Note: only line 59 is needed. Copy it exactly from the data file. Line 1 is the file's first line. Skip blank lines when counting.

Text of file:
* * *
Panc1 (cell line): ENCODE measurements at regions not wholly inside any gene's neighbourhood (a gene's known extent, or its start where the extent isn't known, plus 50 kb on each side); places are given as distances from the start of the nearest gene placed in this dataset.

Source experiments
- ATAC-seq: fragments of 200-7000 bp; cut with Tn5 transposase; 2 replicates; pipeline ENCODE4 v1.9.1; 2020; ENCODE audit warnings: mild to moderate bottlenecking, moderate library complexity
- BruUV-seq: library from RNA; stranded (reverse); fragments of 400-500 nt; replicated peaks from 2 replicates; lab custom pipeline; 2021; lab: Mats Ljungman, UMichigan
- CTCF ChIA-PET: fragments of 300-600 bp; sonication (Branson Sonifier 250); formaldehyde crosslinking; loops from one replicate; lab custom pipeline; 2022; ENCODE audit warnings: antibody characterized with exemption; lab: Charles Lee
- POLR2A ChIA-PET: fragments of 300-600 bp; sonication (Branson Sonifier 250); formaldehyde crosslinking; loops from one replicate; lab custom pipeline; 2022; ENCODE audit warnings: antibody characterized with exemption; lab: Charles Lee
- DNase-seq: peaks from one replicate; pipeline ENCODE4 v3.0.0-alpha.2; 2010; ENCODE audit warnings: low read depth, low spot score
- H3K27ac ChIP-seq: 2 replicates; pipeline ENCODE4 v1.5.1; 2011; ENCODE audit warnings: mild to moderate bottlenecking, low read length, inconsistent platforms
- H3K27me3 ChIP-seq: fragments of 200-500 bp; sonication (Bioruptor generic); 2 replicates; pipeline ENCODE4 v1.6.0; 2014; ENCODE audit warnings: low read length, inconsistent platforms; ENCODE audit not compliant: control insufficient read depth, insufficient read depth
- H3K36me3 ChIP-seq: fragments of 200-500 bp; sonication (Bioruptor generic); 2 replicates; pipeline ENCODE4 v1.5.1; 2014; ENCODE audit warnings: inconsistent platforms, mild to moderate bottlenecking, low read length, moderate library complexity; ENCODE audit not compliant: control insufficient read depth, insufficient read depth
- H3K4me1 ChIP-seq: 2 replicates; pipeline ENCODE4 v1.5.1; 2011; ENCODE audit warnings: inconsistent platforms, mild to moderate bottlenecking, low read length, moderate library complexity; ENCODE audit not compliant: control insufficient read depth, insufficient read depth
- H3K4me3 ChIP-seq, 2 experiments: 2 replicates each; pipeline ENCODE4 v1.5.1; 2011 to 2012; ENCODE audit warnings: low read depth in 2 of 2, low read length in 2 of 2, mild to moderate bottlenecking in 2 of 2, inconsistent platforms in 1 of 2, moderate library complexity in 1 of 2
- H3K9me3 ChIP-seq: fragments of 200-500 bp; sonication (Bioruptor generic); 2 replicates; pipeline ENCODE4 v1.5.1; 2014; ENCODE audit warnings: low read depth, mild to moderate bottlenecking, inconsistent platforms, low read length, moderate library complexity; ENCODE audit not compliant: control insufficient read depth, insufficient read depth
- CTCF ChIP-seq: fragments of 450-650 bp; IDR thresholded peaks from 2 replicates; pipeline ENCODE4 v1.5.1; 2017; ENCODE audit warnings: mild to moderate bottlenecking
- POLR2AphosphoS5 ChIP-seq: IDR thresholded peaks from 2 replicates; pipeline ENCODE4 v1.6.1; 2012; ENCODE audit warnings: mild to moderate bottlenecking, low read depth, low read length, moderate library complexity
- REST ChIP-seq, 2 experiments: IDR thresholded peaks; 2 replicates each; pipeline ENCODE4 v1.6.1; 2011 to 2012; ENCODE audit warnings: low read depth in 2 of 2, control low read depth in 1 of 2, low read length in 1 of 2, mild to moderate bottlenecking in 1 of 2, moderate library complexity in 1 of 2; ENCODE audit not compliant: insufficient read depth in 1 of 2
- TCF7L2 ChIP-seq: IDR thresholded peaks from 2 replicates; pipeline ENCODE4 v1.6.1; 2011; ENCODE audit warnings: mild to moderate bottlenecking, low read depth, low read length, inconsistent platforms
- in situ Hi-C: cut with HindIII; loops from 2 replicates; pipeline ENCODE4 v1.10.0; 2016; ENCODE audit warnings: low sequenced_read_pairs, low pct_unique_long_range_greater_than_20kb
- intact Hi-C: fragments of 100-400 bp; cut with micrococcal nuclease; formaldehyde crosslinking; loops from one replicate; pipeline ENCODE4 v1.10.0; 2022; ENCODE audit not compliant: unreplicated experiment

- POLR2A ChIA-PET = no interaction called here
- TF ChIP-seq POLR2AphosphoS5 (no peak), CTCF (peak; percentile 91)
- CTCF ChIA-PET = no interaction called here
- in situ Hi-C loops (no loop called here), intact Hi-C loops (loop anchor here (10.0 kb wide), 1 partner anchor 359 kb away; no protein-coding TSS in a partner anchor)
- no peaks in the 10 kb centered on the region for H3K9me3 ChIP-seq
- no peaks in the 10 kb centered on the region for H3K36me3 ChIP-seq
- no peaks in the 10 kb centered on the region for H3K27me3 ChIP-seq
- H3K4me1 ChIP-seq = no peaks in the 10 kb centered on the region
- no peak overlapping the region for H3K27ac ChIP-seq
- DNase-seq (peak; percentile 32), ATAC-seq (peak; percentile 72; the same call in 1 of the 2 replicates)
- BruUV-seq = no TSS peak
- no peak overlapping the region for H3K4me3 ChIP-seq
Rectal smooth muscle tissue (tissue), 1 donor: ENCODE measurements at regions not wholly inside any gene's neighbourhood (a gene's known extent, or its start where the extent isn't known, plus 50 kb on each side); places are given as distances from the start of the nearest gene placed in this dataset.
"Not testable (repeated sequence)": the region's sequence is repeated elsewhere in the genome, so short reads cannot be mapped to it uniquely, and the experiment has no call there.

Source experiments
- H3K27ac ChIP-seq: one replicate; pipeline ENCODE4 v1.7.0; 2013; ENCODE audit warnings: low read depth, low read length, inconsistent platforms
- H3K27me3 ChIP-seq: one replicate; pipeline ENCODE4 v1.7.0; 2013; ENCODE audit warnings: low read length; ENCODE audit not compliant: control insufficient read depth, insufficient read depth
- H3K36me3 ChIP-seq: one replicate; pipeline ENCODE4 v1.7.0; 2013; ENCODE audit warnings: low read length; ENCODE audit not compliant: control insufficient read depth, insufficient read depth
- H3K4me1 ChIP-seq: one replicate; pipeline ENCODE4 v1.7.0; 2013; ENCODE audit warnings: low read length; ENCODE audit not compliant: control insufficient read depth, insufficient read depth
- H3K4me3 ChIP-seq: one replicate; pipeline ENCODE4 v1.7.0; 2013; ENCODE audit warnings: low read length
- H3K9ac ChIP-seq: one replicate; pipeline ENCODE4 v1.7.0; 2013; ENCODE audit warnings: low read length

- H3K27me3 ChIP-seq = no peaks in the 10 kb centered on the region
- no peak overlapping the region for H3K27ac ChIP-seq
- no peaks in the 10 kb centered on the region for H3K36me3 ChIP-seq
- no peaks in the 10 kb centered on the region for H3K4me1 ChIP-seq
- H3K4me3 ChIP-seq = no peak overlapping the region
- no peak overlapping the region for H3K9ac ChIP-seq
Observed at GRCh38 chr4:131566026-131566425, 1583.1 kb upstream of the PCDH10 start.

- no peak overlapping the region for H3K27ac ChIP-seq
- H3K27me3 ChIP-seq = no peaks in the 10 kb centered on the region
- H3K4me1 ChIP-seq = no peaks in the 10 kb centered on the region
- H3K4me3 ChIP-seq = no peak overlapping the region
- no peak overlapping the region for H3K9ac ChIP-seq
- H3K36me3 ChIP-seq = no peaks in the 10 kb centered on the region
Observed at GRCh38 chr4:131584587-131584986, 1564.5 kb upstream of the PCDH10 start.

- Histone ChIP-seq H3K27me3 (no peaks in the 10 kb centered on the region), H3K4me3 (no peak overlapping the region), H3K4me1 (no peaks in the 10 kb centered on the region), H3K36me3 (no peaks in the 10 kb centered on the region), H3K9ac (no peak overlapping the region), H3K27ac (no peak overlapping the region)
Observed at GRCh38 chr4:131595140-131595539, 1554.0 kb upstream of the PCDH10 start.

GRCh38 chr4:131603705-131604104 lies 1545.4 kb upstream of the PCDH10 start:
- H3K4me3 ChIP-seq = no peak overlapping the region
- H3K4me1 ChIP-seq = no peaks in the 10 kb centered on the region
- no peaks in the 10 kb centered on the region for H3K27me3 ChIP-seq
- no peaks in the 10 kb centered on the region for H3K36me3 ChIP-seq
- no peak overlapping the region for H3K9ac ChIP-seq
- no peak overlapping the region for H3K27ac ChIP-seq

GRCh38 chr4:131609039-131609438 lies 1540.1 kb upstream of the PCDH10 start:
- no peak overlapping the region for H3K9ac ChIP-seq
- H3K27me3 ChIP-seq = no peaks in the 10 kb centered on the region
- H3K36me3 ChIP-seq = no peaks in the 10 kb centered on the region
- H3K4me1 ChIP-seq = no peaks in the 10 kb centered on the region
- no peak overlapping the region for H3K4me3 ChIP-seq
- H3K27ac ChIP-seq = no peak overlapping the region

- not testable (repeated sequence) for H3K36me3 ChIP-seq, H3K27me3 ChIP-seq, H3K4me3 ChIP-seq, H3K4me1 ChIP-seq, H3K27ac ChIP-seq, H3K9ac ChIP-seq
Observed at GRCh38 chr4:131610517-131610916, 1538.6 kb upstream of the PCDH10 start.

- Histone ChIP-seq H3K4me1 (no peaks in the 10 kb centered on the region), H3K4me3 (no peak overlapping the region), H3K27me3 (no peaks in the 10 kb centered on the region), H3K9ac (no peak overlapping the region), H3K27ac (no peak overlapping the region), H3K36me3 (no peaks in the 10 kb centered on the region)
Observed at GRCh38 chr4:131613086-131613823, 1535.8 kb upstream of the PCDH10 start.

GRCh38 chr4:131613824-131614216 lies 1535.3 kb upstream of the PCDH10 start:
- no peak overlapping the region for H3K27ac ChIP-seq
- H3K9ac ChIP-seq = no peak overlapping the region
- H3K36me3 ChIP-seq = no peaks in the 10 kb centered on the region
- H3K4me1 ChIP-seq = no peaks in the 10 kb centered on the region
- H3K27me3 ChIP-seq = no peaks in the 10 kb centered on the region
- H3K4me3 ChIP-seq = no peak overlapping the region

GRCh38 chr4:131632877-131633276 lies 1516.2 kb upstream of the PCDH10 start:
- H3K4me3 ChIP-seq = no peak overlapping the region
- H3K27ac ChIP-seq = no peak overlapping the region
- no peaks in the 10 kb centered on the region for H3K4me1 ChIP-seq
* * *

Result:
- H3K4me1 ChIP-seq = no peaks in the 10 kb centered on the region